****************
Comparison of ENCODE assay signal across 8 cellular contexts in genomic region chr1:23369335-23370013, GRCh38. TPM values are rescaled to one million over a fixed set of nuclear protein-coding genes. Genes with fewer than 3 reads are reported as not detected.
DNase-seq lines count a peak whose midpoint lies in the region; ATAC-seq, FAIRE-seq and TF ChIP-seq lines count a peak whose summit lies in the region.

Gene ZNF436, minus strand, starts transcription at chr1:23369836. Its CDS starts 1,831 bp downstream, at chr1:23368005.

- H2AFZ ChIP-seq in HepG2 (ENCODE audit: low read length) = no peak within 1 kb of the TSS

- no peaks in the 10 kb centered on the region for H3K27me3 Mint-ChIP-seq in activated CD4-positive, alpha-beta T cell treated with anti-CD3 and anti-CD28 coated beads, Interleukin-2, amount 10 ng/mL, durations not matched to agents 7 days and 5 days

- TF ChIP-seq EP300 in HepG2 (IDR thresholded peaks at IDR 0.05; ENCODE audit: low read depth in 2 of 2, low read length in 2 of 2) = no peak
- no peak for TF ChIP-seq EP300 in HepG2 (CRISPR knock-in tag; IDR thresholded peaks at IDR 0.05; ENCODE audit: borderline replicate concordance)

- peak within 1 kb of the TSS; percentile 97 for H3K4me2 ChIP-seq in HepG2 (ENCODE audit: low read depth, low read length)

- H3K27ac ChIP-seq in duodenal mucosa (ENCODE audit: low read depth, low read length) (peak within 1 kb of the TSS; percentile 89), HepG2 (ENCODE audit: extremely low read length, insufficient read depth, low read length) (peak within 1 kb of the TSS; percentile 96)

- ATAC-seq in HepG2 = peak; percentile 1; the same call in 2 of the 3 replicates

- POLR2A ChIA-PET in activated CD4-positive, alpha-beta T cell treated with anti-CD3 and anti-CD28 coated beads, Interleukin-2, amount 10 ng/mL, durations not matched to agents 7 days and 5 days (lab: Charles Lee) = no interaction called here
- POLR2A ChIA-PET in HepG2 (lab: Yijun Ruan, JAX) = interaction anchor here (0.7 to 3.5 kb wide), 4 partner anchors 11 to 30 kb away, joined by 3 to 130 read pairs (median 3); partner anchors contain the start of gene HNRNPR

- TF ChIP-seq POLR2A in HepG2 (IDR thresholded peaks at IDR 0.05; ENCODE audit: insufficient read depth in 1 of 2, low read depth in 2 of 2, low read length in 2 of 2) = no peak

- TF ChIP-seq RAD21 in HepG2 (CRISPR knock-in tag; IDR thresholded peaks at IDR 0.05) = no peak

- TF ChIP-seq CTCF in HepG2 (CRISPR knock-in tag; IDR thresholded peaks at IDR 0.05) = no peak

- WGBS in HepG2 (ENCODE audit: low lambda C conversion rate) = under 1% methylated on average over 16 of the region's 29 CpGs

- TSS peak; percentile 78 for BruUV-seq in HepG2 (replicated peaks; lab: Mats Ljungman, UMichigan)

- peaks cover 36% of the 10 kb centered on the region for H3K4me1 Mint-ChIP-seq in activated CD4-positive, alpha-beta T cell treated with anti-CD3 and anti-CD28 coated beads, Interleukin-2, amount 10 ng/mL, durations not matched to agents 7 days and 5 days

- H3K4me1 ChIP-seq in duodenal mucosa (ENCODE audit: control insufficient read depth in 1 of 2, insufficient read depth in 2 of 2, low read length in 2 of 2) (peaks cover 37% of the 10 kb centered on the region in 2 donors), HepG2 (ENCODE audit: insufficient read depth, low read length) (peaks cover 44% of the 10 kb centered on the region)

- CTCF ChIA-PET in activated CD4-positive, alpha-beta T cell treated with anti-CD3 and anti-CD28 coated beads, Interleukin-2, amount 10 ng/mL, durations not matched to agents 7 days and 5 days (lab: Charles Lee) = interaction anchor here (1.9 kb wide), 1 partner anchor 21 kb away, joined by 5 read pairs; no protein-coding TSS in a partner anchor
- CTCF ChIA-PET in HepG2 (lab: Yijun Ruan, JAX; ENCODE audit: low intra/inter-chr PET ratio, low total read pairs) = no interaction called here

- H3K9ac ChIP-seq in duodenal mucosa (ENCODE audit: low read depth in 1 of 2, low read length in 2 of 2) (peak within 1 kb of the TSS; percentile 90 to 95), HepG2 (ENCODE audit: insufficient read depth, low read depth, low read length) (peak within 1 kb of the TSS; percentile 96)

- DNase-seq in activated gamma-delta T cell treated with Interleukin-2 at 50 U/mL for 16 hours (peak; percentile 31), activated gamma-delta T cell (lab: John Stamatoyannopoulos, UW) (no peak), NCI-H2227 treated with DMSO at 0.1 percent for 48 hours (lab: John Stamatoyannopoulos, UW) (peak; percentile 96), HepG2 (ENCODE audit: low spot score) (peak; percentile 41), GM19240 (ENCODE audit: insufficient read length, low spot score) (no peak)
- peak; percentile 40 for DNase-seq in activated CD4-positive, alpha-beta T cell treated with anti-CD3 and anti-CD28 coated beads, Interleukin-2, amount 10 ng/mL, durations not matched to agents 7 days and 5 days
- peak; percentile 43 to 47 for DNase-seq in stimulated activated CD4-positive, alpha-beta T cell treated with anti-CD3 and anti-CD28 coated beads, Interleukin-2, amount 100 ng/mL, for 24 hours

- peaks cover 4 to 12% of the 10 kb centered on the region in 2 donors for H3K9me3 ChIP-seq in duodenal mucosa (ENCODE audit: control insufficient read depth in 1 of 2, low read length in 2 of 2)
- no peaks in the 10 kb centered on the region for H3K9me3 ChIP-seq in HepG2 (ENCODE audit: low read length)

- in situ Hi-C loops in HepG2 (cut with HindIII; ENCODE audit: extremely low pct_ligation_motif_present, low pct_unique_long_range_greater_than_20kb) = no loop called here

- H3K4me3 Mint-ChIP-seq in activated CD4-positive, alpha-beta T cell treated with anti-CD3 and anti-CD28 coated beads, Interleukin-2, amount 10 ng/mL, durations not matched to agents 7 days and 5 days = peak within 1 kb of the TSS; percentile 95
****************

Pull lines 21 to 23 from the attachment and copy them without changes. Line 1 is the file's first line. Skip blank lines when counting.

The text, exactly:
- CTCF ChIA-PET in HepG2 (lab: Yijun Ruan, JAX; ENCODE audit: low intra/inter-chr PET ratio, low total read pairs) = no interaction called here

- H3K9ac ChIP-seq in duodenal mucosa (ENCODE audit: low read depth in 1 of 2, low read length in 2 of 2) (peak within 1 kb of the TSS; percentile 90 to 95), HepG2 (ENCODE audit: insufficient read depth, low read depth, low read length) (peak within 1 kb of the TSS; percentile 96)

- DNase-seq in activated gamma-delta T cell treated with Interleukin-2 at 50 U/mL for 16 hours (peak; percentile 31), activated gamma-delta T cell (lab: John Stamatoyannopoulos, UW) (no peak), NCI-H2227 treated with DMSO at 0.1 percent for 48 hours (lab: John Stamatoyannopoulos, UW) (peak; percentile 96), HepG2 (ENCODE audit: low spot score) (peak; percentile 41), GM19240 (ENCODE audit: insufficient read length, low spot score) (no peak)